Background: CD62P is a surface marker for platelet activation. Platelet dysfunction contributes to disproportionate intravascular microthrombosis in SARS-CoV-2. We aimed to assess the clinical significance of CD62P as a biomarker of platelet activation and its correlation to the clinical severity and outcome of COVID-19 infections.
Methods: The study included 80 COVID-19 patients and, in addition, there were 20 age and gender-matched healthy controls. Laboratory measurements included CBC, serum ferritin, LDH, CRP, D-dimer and flow cytometric assessments of the platelet markers CD42b and CD62P. The primary study outcome was patients’ survival at the end of study.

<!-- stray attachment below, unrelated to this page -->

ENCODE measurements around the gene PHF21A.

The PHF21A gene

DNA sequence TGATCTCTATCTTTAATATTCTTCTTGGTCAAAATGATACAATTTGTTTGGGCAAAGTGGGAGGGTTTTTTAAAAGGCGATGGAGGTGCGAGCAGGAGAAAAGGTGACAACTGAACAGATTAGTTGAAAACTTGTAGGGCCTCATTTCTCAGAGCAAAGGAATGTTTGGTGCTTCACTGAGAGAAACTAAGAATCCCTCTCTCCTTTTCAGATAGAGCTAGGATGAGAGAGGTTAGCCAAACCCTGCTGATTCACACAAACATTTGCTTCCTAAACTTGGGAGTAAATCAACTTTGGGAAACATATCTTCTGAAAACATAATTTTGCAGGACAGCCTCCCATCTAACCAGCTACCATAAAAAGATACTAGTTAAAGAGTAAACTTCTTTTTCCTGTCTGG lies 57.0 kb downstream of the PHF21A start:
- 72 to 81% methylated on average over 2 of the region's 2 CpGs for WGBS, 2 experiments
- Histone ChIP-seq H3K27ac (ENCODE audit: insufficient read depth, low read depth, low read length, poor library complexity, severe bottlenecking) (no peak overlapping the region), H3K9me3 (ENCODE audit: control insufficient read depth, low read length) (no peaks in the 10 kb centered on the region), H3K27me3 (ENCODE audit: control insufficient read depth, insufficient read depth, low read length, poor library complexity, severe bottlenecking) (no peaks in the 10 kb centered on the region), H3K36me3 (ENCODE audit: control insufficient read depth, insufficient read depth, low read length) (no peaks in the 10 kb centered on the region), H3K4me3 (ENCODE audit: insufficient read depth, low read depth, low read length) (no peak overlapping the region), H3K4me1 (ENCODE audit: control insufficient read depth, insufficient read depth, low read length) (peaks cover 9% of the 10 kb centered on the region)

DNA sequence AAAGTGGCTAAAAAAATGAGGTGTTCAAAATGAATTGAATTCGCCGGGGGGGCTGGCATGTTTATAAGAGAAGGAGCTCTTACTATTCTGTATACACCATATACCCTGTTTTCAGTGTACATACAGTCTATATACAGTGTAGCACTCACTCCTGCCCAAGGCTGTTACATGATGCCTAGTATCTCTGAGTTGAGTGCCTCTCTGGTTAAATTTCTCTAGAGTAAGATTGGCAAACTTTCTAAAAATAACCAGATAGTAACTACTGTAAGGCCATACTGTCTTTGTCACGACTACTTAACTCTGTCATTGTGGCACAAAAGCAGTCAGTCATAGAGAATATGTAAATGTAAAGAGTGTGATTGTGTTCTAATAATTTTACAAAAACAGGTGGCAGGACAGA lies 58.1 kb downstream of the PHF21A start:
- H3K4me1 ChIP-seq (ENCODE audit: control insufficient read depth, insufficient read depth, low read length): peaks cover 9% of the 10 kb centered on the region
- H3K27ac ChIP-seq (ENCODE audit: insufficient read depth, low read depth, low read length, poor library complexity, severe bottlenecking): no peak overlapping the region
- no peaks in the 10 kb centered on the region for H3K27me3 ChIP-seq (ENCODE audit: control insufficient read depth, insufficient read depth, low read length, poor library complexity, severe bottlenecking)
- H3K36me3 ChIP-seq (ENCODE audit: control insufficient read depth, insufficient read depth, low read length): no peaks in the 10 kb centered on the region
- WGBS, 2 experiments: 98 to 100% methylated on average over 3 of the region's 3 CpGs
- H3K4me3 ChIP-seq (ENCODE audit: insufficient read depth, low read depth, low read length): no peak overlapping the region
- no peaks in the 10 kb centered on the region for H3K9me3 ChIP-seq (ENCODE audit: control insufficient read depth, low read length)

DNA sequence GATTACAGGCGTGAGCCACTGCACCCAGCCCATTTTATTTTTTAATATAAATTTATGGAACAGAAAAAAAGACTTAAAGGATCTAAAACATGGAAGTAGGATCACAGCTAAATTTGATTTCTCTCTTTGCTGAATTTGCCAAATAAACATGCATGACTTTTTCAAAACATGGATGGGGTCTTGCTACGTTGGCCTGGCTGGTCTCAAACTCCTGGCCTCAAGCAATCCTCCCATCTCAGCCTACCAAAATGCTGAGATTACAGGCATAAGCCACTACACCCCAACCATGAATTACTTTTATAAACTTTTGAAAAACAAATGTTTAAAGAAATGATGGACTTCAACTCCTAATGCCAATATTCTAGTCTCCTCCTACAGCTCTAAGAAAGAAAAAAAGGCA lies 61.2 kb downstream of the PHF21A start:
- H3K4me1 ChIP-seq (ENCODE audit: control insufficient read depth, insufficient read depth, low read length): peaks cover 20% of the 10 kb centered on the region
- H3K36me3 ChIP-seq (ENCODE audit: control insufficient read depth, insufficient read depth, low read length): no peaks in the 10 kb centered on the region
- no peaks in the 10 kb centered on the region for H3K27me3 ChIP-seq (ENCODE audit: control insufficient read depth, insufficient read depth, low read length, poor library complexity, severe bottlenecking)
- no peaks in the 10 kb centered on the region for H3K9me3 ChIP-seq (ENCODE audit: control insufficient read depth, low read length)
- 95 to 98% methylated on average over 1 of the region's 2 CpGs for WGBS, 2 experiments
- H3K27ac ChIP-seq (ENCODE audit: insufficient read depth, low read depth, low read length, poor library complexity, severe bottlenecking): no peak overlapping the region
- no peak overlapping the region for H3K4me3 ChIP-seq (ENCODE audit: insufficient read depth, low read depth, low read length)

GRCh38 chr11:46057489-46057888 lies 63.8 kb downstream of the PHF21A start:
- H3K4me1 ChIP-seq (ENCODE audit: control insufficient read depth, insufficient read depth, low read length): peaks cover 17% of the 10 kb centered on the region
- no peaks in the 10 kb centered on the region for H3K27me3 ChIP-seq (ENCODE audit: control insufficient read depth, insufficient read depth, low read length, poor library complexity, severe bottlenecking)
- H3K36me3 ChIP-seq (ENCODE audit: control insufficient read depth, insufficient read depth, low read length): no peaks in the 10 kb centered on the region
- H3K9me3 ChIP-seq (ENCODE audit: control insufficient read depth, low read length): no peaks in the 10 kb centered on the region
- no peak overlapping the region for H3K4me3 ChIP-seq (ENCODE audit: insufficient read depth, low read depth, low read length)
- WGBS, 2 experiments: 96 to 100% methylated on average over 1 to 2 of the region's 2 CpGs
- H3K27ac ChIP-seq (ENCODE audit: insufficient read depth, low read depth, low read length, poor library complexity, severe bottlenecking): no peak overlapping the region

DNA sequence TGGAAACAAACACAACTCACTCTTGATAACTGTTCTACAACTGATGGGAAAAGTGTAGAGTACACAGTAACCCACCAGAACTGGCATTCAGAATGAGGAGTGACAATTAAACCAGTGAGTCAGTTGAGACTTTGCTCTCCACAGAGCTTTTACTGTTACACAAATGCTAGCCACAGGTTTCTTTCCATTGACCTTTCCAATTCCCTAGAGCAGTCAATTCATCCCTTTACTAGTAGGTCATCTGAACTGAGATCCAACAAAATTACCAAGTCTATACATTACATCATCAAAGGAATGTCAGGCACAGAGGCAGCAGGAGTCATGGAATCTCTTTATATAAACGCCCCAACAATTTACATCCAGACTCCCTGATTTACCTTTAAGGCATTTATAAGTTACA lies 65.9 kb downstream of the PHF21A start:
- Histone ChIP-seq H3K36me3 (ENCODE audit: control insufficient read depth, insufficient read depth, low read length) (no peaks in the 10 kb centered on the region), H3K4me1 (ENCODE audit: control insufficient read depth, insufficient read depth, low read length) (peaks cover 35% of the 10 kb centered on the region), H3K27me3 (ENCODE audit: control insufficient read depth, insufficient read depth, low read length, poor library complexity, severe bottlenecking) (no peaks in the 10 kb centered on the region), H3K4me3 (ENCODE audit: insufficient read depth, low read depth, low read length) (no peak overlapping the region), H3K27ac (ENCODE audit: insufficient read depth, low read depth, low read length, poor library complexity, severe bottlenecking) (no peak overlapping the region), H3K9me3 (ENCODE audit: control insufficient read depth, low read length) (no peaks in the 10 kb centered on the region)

Results: Among the studied patients, 24 patients (30.0%) died by the end of the study. Survivors had significantly lower CD62P values when compared with non-survivors [median (IQR): 75.5 (73.0 - 91.0) versus 96.0 (93.5 - 97.8), p < 0.001]. Patients with severe disease had significantly higher levels of CD62P levels [median (IQR): 95.5 (92.0 - 97.8) versus 75.0 (72.0 - 76.8), p < 0.001]. Logistic regression analysis identified D-dimer levels [OR (95% CI): 0.14 (0.03 - 0.74) and CD62P levels: OR (95% CI): 0.4 (0.17 - 0.94)] as significant predictors of mortality in multivariate analysis.
Conclusions: CD62P expression on admission may be a useful prognostic maker in hospitalized Covid-19 patients. Its expression is related to other markers of inflammation and coagulopathy.